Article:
Published by the Students of Johns Hopkins since 1896
May 23, 2024

Shohei Ohtani: A microcosm of the growing issue with sports betting

By FREDDY BRANSON | April 11, 2024

rahm-emanuel-and-shohei-otani-with-la-dodgers-jersey-2024-01-02

EMBASSY OF THE UNITED STATES IN JAPAN / PUBLIC DOMAIN

Branson highlights how Ohtani is only the biggest and latest name to be connected to the controversial activity of sports gambling.  

On Wednesday, March 20, news broke out of the Los Angeles Dodgers clubhouse that Ippei Mizuhara, the long-time friend and interpreter of Shohei Ohtani, had been fired.  

The situation transpired after questions were raised about wire transactions from Ohtani’s account to a bookmaking operation that amounted to the sum of at least $4.5 million. While sports betting is now legal in 39 states, it is not in California. Ohtani’s camp is claiming the money was stolen to pay off Mizuhara’s gambling debts but those claims have not been confirmed.

Given California is where the bookmaker Mizuhara is alleged to have incurred these debts, this resulted in the Dodgers organization taking swift action and has subsequently led to the MLB forming their own investigation into both Mizuhara and Ohtani. 

This comes only months after superstar two-way player Ohtani inked the largest contract in North American sports history, signing with the Dodgers on a 10-year contract worth $700 million.  

As time progresses it seems more and more likely that Ohtani will leave this investigation mostly unscathed (albeit the $4.5 million), a result that will please stakeholders in the MLB given his international superstar status. However, I believe that this situation brings to light a greater issue that is not-so-subtly taking over the world of sports.  

The issue at hand? The proliferation of sports betting. 

On May 14, 2018, the Supreme Court of the United States passed a decision effectively legalizing the practice of commercial sports betting. This decision paved the way for an industry that has subsequently run rampant with popularity among a large portion of the U.S. population. A 2022 Pew Research Center study found that 19% of U.S. adults had bet money on sports in the past year.

In a vacuum, the act of sports betting is not inherently harmful; many find it enhances the viewing experience of a sports game or they simply find placing bets enjoyable. 

However, it is in this way that betting is able to hold such a strong grip on the entire sports industry. Under the guise of an enjoyable way to enhance the “sports experience,” betting companies have been allowed to infiltrate into so many facets of our lives, in large part because of the media. 

Just by scrolling through the ESPN app, one is bombarded with spreads and odds on all of the current sporting events. Apps such as DraftKings and FanDuel have become normalized to the point that most notable sports content creators advertise the companies and promote their products to audience members, a lot of whom are below the minimum age for betting. This is especially harmful given the effect that this could have on the young, impressionable generation, creating even more of a dependency on sports betting than we’ve previously ever seen.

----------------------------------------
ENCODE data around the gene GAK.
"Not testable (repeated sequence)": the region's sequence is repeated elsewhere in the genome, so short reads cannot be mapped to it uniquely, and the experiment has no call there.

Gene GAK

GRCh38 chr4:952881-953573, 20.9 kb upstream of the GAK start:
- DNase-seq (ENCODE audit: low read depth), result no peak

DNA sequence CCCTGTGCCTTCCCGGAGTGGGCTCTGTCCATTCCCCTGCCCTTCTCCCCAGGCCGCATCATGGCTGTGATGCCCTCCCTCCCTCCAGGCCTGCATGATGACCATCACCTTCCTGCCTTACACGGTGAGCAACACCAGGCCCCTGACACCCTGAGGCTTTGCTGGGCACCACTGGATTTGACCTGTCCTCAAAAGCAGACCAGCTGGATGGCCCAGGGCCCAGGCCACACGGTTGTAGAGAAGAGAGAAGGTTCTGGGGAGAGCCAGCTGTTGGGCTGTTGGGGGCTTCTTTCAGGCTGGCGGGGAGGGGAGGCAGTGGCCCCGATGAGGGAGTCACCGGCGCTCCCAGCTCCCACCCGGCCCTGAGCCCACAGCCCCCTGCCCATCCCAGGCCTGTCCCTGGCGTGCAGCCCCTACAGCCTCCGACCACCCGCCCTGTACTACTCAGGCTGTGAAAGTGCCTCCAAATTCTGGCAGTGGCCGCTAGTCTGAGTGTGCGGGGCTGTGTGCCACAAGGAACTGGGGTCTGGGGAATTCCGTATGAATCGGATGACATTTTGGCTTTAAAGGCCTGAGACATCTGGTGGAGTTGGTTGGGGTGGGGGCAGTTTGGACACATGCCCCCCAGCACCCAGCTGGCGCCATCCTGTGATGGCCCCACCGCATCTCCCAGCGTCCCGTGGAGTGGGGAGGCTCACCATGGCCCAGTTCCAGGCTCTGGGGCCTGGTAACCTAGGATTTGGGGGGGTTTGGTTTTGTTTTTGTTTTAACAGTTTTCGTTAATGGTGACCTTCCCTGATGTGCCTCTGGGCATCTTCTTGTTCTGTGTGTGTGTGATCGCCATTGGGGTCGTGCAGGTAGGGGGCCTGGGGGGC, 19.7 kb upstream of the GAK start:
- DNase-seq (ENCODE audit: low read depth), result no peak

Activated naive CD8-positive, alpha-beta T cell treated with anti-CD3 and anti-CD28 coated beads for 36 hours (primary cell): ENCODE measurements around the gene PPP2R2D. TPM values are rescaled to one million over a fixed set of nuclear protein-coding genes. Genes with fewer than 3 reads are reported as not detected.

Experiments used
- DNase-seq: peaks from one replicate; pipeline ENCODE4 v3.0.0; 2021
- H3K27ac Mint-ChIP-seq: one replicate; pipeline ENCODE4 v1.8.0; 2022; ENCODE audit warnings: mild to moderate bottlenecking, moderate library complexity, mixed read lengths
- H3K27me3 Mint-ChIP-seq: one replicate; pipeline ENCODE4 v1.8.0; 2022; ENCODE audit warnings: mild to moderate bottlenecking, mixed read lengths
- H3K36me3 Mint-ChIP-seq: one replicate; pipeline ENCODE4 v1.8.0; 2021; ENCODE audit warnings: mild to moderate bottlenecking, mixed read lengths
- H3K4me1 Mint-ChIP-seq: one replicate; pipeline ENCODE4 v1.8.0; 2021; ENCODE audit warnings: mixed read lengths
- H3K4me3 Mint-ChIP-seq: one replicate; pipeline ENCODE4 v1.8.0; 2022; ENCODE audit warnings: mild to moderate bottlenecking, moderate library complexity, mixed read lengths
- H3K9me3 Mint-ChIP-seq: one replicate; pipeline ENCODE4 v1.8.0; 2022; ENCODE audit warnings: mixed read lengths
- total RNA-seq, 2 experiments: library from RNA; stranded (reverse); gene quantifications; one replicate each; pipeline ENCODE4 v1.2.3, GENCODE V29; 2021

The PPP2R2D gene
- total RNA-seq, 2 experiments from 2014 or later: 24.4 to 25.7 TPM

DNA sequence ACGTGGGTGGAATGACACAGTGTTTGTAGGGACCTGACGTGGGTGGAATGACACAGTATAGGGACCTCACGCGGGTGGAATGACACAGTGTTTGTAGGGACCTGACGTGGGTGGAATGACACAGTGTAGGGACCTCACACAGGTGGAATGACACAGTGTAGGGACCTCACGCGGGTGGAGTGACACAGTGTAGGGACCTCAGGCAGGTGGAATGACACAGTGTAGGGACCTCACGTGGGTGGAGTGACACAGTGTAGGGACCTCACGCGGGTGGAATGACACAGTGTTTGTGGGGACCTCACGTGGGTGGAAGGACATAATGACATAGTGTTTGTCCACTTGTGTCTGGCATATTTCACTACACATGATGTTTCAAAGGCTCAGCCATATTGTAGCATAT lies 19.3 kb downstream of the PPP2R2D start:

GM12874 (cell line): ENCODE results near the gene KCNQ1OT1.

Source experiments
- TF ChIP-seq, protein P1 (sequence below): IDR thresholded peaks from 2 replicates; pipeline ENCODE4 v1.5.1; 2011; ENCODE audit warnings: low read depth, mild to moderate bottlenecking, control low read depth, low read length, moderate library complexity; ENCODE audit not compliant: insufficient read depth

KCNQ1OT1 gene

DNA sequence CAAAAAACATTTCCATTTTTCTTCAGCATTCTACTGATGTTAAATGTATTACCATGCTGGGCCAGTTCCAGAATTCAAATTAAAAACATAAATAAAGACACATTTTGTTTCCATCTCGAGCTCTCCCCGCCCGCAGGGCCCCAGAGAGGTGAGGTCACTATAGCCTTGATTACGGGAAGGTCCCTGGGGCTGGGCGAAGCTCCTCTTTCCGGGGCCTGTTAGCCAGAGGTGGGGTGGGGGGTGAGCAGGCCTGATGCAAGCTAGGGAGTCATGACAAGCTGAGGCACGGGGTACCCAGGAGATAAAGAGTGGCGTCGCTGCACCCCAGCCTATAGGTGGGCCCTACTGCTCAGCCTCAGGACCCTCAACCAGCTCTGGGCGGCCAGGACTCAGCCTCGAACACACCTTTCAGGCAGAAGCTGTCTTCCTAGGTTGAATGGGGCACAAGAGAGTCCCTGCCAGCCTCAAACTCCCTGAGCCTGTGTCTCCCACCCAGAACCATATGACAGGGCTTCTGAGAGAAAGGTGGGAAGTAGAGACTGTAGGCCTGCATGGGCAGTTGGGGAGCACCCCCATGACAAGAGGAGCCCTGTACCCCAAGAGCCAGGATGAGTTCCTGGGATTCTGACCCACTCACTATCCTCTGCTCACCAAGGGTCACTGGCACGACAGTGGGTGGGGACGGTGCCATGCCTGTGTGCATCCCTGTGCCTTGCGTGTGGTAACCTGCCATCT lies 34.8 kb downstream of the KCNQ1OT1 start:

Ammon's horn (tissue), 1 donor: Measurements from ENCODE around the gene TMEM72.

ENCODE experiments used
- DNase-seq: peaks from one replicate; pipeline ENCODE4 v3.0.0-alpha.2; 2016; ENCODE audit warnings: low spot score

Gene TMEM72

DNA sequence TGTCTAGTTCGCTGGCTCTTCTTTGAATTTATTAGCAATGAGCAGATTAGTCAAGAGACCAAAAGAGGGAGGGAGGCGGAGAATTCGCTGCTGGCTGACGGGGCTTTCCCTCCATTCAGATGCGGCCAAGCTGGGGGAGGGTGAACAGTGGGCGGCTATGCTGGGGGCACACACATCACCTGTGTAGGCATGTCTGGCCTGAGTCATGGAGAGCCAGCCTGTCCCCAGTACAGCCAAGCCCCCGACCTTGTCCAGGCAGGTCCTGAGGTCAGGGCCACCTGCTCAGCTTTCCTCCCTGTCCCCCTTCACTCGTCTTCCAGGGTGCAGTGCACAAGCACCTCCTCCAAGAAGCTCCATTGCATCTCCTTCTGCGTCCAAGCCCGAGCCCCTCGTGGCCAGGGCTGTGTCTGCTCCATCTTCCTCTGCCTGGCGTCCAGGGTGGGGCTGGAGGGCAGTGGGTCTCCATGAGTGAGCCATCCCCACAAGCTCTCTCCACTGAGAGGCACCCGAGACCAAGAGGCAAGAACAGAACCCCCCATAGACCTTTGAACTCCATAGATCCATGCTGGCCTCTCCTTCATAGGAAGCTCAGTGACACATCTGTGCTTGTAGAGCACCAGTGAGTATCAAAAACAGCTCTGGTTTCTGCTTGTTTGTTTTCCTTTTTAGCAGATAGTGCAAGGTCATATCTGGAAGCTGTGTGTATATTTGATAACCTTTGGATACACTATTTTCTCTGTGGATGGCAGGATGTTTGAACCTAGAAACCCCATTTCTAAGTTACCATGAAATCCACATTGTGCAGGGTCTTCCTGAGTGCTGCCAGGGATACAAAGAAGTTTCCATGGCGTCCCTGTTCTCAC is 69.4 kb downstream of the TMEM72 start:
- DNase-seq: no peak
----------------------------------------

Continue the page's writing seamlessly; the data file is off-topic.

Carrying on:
Perhaps the telling part of this whole situation is how the ESPN2 telecast of the Ohtani press conference had a ticker on the bottom of the screen displaying live betting odds on a number of different sports games. 

The irony cannot be lost that there has been so much discourse surrounding the terrible nature of gambling on sporting events in the same league athletes participate in. Yet, ESPN is still content to promote the same products that allow such practices to occur in the first place. 

It is clear that there is an inherent issue. The NBA is facing a similar situation regarding Raptors center Jontay Porter, who is also under investigation for betting issues associated with his own games. If the allegations against Porter are true, he will likely face a strong punishment as the NBA tries to make an example of him. However, I don’t believe that this will solve the problem, rather it will only make others more careful not to get caught.

Whether the MLB, NBA and other professional leagues want to admit it or not, there is a bigger dilemma at hand that is rooted in a corruption of the integrity of sport. 

With the advent of mobile online betting, it’s as simple as a click and one is able to bet on any sports game, anywhere in the world. 

This kind of widespread access to betting on any event, anywhere, makes it almost impossible to regulate every single instance of malpractice. It beckons the question: Is there a solution with the current infrastructure in place? 

Punishments will work to a point, however, unless there is some kind of major change in the regulation of these practices, it seems doubtful that the issue will disappear any time soon. 

The media is unlikely to change anything given the enormous amount of revenue that they produce through advertising and promotion of sports gambling, and so the onus of this solution will fall on the shoulders of the individual leagues to solve. They should act fast, before sports betting spirals completely out of control. 


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